A Chisel and a Rock and Losing Control, 2 poems by Annie Breitenbucher

Close up photo of a statue
Photo by DDP on Unsplash

 

A Chisel and a Rock

They say He created heaven, earth, and mystery:
The jungle lion’s guttural roar
The celestial twinkling of stars

Tell me
Where is your soul? And
does it move with you like the moon—quarter,
half, full of grief and gratitude?

Tell me
Who created your Creator? And,
does He see
the tiny grain of your face?

Tell me
Did He tell you
What purpose you serve?
What fever you can cure?

Or, did He leave you here
with the riddle, a chisel,
and a rock?

Losing Control

It was the accident.
It was the sound of metal crushed,
and my skull on the windshield.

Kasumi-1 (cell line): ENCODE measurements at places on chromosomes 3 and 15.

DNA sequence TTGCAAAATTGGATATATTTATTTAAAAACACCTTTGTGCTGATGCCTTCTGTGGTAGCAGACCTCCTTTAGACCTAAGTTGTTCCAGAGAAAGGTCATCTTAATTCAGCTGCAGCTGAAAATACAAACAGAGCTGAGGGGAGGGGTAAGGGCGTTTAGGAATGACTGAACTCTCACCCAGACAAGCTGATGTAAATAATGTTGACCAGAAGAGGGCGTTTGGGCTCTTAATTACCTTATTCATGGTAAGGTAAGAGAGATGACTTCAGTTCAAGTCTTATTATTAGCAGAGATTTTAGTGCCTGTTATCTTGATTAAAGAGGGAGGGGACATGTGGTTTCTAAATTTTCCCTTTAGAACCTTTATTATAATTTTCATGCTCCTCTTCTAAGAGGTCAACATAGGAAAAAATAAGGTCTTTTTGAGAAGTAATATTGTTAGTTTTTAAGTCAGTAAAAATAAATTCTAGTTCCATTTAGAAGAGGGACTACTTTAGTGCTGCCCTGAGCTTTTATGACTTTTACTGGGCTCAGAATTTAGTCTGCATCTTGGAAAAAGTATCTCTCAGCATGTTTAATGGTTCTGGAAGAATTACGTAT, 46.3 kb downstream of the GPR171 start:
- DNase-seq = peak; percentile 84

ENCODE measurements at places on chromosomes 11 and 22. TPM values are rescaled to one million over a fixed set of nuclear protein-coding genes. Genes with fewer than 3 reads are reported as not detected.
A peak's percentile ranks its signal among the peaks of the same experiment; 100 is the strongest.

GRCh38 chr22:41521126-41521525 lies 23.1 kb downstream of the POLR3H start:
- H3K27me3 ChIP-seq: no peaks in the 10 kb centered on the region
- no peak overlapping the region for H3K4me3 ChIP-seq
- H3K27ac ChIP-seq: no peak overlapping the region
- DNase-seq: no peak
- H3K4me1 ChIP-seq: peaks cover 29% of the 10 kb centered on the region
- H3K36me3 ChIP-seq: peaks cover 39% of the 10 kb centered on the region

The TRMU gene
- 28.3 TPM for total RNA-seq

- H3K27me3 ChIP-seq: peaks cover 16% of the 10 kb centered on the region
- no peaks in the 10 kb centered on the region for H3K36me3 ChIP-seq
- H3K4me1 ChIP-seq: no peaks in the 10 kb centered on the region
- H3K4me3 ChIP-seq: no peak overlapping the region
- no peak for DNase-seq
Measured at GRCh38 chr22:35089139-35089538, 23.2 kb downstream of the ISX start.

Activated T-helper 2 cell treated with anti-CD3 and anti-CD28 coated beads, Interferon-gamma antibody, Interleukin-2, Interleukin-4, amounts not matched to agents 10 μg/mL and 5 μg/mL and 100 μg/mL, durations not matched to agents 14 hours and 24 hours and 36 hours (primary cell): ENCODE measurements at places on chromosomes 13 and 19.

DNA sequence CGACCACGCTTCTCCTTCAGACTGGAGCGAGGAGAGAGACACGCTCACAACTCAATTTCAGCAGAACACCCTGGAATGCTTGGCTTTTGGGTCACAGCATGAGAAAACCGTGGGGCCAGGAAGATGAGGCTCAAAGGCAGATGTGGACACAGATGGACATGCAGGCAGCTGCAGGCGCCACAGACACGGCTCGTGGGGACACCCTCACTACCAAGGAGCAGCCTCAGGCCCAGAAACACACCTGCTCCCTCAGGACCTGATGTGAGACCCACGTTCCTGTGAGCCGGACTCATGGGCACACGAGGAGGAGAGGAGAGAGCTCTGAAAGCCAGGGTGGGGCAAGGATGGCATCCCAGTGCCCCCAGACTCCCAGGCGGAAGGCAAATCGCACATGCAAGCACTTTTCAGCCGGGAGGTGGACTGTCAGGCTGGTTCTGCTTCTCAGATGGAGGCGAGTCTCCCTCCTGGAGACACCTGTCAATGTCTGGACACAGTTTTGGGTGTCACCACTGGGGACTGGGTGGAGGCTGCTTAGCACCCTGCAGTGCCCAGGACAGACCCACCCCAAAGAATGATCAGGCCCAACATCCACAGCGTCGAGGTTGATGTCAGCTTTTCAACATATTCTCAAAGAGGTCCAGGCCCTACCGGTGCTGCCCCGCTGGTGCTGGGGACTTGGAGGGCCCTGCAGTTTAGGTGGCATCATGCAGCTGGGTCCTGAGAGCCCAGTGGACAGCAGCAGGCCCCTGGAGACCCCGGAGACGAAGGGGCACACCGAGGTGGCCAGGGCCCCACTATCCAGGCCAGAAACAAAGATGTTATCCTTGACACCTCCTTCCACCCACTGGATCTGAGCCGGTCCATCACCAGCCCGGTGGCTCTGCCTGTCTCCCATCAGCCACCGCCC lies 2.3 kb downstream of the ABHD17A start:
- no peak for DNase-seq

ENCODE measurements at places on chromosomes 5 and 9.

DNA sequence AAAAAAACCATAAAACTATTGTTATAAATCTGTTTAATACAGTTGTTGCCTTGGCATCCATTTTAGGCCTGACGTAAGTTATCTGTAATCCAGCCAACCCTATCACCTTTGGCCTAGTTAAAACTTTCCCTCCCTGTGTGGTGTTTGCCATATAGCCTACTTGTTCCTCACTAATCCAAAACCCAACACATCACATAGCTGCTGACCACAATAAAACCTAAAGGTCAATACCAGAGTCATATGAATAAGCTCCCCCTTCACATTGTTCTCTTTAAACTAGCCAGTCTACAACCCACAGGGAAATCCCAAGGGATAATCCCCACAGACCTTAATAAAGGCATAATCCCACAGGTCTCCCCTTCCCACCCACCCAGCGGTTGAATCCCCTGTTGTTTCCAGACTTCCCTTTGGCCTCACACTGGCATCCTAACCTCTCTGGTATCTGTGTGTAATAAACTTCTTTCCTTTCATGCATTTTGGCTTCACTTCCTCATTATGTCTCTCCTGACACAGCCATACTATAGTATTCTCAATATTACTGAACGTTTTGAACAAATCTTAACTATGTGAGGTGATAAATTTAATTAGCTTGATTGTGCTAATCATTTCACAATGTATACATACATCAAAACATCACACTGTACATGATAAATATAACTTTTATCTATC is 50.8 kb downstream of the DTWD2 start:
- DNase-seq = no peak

It was the other driver
skidding on wet pavement,
meeting me only because
I left the family party early,
drove too slow or too fast and so
arrived at 7:05 p.m. for the accident.

It was the accident
that made me cry again. Made me
rock back and forth as I did when you died.
Even steering, I couldn’t stop the white
Mazda and couldn’t stop you,
dead too soon.

It was the accident
that made me take my hands
off the wheel.
Made me lift my palms
open and wide to the glass.
Made me give up
control I never had.


Annie Breitenbucher
Annie Breitenbucher is a technical writer living in Minneapolis; she previously worked for the Star Tribune Newspaper where she covered the sports of running and triathlon. Her first poetry collection, Fortune, was published by the Laurel Poetry Collective. She has also had work published in two anthologies: Beloved on the Earth: 150 Poems of Grief and Gratitude (Holy Cow! Press) and The Wind Blows, The Ice Breaks: Poems of Loss and Renewal by Minnesota Poets.

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